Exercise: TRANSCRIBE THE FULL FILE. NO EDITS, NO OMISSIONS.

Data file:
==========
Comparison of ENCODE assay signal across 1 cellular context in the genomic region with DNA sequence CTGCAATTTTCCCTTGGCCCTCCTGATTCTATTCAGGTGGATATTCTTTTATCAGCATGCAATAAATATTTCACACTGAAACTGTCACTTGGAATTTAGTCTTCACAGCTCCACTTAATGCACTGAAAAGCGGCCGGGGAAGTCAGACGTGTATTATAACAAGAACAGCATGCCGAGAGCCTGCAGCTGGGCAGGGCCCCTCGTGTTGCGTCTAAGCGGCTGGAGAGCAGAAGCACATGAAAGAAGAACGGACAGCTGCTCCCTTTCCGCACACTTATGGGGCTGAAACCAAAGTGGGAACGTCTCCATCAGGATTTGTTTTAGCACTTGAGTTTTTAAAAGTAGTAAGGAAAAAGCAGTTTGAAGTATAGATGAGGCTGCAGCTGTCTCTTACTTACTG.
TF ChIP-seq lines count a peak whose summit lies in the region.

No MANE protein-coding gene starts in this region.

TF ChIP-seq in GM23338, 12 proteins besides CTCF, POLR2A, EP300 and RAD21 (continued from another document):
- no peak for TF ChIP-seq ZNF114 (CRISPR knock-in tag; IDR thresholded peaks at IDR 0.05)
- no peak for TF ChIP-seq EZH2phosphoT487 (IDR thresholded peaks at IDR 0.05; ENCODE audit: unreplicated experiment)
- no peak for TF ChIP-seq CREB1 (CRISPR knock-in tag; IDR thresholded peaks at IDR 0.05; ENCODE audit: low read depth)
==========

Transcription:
Comparison of ENCODE assay signal across 1 cellular context in the genomic region with DNA sequence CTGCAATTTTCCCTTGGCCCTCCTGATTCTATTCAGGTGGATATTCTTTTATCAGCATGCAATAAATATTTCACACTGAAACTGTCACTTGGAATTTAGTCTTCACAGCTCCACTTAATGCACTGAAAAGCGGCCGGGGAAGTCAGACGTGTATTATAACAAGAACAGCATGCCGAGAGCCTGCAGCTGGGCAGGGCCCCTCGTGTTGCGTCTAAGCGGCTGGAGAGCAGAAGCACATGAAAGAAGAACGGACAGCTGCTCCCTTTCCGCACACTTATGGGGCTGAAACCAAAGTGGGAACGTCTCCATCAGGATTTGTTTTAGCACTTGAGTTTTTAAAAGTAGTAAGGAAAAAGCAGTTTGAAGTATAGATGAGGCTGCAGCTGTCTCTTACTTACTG.
TF ChIP-seq lines count a peak whose summit lies in the region.

No MANE protein-coding gene starts in this region.

TF ChIP-seq in GM23338, 12 proteins besides CTCF, POLR2A, EP300 and RAD21 (continued from another document):
- no peak for TF ChIP-seq ZNF114 (CRISPR knock-in tag; IDR thresholded peaks at IDR 0.05)
- no peak for TF ChIP-seq EZH2phosphoT487 (IDR thresholded peaks at IDR 0.05; ENCODE audit: unreplicated experiment)
- no peak for TF ChIP-seq CREB1 (CRISPR knock-in tag; IDR thresholded peaks at IDR 0.05; ENCODE audit: low read depth)